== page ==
The Dreamforce conference isn't your normal tech conference. It's more of a festival, a smorgasbord of music, celebs, technical training and straight-ahead rah-rah selling that's nearly three times the attendance of Burning Man with much better amenities. Salesforce has once again created its city within a city, with headliners like Tony Robbins, Hillary Clinton, and Bruno Mars.
But lets get away from the atmospherics, as powerful and well orchestrated as they may be. Instead, let's look at this as a tech conference with parties appended to it, rather than the other way around.
The agenda shows more than three days of 750 formal and informal training sessions each day. Of course there are a lot of repeats, but all the good ones were totally filled weeks ago and anything worthwhile has no space for walk-ins. Wild. Fortunately, many sessions are captured on video and are eventually posted on YouTube. Full-paying attendees also get access to all the presentation files. Quite a library.
And then there's the product announcements. True to form, the press releases and videos proclaim the wonders of a new world, but the encryption layers are many and varied. Really, Salesforce.com (SFDC) has some serious stuff that really matters to developers and users alike. But it's all wrapped up in Turbo Hydromatic Whiz Bang Golly Wow that makes it hard for an engineer to grok. In the immortal words of Tom Waits, "The Large Print Giveth and the Small Print Taketh Away."
The two big technology announcements are mobile development and analytics. Let's start with the evolution of Salesforce1, and the new Lightning development platform. They're emphasizing fast, easy development on mobile -- and that'll be just fine when it ships. But under the covers, developers will notice that the SF1 API has evolved very rapidly indeed over the year since it was announced. More importantly, the guidance for new development is HTML5 and the Aura framework, with the understanding that VisualForce is there for compatibility but not the latest in mobile finesse.
Analytics is probably more widely interesting, as every salesforce user either uses reports or has their performance viewed on a dashboard. The Wave analytics engine is some genuine innovation, moving beyond the intuitive relational reporting that is the baseline for SFDC users. When a user signs up for the Analytics Cloud, their underlying data store moves away from Oracle and onto the Wave engine that is based on key-value pairs (great for sparsely populated data sets) and columnar indexing (fabulous for high speed indexes and aggregates). Because everything in this data store is compressed, memory utilization is reduced and performance is expected to increase for nearly all use-cases. This is the magic of multitennancy, noSQL, and caching at work.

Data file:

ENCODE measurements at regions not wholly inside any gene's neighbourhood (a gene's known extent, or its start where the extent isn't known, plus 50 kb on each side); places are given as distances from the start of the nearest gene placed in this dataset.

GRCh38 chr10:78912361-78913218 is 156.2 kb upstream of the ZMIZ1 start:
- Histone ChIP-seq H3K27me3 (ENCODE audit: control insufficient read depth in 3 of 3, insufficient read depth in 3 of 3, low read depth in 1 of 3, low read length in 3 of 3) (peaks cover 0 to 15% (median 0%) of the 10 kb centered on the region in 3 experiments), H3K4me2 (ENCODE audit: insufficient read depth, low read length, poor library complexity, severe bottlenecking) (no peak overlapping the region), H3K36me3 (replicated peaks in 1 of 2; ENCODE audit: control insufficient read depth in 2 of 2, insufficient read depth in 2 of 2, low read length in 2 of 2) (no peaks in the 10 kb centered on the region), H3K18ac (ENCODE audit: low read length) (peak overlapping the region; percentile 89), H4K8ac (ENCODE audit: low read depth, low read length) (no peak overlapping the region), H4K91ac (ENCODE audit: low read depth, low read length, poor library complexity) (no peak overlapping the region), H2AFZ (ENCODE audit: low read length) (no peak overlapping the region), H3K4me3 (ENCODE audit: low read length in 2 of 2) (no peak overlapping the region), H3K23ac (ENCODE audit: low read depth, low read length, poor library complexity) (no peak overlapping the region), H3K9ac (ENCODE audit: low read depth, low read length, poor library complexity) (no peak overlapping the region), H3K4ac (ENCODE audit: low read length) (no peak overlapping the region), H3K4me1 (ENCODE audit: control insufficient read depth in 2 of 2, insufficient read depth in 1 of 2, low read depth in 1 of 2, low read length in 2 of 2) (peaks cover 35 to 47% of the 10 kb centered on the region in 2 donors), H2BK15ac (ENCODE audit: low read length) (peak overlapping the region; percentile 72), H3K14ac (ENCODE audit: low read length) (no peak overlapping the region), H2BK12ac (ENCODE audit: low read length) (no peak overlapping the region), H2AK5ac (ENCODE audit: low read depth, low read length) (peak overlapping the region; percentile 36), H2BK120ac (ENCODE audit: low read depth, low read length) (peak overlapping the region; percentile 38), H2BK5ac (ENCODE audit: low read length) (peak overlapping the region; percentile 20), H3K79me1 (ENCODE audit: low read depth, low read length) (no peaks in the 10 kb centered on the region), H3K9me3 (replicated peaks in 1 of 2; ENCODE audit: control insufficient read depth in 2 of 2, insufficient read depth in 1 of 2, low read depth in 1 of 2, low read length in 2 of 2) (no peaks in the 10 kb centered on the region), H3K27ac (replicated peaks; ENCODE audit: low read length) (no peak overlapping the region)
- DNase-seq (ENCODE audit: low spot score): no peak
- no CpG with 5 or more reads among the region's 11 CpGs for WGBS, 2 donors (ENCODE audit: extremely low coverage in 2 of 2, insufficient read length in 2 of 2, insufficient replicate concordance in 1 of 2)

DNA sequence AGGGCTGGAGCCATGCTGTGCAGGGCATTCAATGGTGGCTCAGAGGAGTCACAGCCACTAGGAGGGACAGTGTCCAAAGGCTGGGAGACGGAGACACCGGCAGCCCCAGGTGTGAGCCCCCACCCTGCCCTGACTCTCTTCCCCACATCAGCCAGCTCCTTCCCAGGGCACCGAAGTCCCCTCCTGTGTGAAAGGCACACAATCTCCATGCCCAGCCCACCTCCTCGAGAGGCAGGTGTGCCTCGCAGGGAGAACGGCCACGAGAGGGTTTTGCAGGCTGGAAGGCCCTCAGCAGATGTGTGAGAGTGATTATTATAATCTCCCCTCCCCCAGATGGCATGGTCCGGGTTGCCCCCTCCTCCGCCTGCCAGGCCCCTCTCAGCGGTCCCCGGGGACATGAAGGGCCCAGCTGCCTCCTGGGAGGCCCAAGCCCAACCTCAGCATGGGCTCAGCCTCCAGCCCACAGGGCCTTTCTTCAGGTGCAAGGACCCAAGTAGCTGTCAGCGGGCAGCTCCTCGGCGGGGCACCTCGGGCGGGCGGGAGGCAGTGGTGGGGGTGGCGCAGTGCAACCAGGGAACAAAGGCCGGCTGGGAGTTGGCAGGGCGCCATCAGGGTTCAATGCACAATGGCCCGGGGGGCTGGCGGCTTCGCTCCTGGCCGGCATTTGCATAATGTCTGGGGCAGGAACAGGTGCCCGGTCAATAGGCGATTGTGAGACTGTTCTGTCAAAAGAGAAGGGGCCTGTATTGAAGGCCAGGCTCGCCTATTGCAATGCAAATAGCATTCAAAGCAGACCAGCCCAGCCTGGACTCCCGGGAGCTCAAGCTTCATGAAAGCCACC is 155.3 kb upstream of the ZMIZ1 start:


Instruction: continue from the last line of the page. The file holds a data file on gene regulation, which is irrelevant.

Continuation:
While the Analytics Cloud will leverage many partners' products, the core engine is totally SFDC technology -- they own the entire stack. Thanks to the huge number of AppExchange partners, their Analytics offering will be able to connect to just about any external source, with data latency determined by the customer rather than technology limitations.
Now let's look look at DreamForce from a Wall Street perspective: what you see is that SFDC has dramatically increased its footprint beyond the traditional boundaries of CRM. They were already in marketing automation, mobile development, and HR, and they've just added analytics. From the perspective of pure revenue mongering, they are signalling that revenue growth has got to come from horizontal expansion, not deepening vertical penetration. A natural evolution of a maturing company, one that is hell-bent on growth.
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